The continuing love affair with Test cricket
Two things happened on Tuesday that summed up the tug-of-war between commercialism and tradition in international cricket.
In New Delhi, India captain Mahendra Dhoni signed a deal with a 'talent management company' that will net him a minimum of 2bn rupees (about £28.2m) over the next two years for a mind-boggling string of endorsements.
In London, the first neutral Test at Lord's since 1912 began, and a healthy crowd of nearly 15,000 turned up to watch Australia take on Pakistan. Pointedly, the two-match series is sponsored by the MCC itself in the absence of any interest from commercial partners.
There is no great love for Test cricket any more across so many of the countries where it is played, often in front of stadiums which are virtually empty and on wickets which reward only the most conservative cricket.
And yet in England, cricket fans remain defiantly fond of the old format, with its unpredictable ebb and flow, and those that turned up on a gloomy day that made the recent heatwave seem an illusion were rewarded for their loyalty with a thoroughly absorbing day.
Kaneria took two of the six wickets to fall between tea and stumps on Monday
Yes, Twenty20 is easy for the marketing men to package and sell on. Dhoni, who has led India to win the ICC World Twenty20 (in 2007) and Chennai to glory in this year's Indian Premier League, has become its standard-bearer, and thus cricket's richest performer.
But for 15,000 souls to turn up to a Test match on a grey Tuesday morning, when many don't even have a country to cheer for, is an encouraging enough gesture from the old school.
Political instability in Pakistan has put international cricket there on an enforced and indefinite sabbatical, leaving the players an essentially nomadic unit, many having not played Tests or one-day internationals in their homeland.
If that sounds bad enough, then it only gets worse when you consider what has happened in the past 12 months since Pakistan won the 2009 World Twenty20 - a miserable tour of Australia in the winter, reports of in-fighting, the coach and captain sacked, players banned, and no IPL deals for any players.
But England has provided intermittently happy memories in the past for them, not least last year's World Twenty20 success, and last week there were two exciting wins, again in Twenty20 format, when they were cheered on by some raucous supporters on successive evenings in Birmingham.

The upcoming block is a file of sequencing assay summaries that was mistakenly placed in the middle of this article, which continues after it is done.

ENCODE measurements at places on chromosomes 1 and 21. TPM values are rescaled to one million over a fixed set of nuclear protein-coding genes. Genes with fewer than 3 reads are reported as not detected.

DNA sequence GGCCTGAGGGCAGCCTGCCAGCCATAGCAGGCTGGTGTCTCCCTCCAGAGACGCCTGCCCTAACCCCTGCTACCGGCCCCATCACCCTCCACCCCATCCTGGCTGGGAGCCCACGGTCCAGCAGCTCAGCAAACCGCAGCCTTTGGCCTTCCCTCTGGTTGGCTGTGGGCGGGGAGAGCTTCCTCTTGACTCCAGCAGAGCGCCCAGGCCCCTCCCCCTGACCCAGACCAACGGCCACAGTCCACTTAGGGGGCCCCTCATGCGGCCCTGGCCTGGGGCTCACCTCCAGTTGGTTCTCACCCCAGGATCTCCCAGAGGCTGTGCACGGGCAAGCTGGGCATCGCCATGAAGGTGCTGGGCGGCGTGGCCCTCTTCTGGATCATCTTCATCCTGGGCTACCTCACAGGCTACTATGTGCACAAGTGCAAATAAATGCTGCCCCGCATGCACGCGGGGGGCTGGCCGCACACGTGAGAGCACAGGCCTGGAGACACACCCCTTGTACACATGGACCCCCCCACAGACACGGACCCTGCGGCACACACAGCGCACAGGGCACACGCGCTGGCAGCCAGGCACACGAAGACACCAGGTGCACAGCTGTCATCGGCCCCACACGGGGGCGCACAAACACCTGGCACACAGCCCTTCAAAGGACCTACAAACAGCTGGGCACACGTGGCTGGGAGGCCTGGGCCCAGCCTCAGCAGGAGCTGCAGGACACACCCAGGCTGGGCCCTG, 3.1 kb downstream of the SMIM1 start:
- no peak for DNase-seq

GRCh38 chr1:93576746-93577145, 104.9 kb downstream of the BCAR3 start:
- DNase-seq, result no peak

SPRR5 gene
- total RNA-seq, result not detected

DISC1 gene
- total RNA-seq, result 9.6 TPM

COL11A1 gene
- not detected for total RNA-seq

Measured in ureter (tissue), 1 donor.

And so to Lord's, where Pakistan found themselves occupying the home dressing-room as they sought to end a run of 12 consecutive Test defeats against the men in baggy green caps.
It was hard to judge scientifically, but on the first day the crowd was probably split along the lines of 50% "neutral" fans (many privately supporting Australia), 30% Australians (a figure aided by the 400,000 ex-pats based in London) and 20% London-based Pakistan fans.
The MCC members did not turn out in huge numbers, a fact that could best be ascertained following a brief glance at the Coronation Garden at the lunch interval - normally such a busy hive of picnic activity that you can hardly move, this time there was space for children to play ball games.
The Pakistan fans I spoke to enjoyed the experience. They have three fine seam bowlers in Mohammad Aamer, Mohammad Asif and Umar Gul and they had the conditions to suit them on Tuesday.
Pakistan batsman Salman Butt was more muted in his appreciation.
At stumps on day one, he said: "I think it's very nice of the MCC to hold the series over here to help Pakistan cricket.
"But every player feels it's tough being away from home and even though it's a home series we don't have home advantage.
"It was really good to see some support for us but usually at Lord's it is not very lively like other grounds might be around the world. It is typical Lord's, the crowd will be like that always."
Butt appears not to be a fan of the MCC's strict ground regulations which ban "flags, banners, musical instruments, klaxons, rattles, fireworks and other articles which may constitute an annoyance to spectators".
Perhaps at Headingley, where the series moves on to next Wednesday, there will be more noise, perhaps even vuvuzelas.
But at Lord's on day one and early on day two, it was a quietly appreciative crowd. One friend described the experience as "like watching an exhibition match" - but he and many others certainly enjoyed it.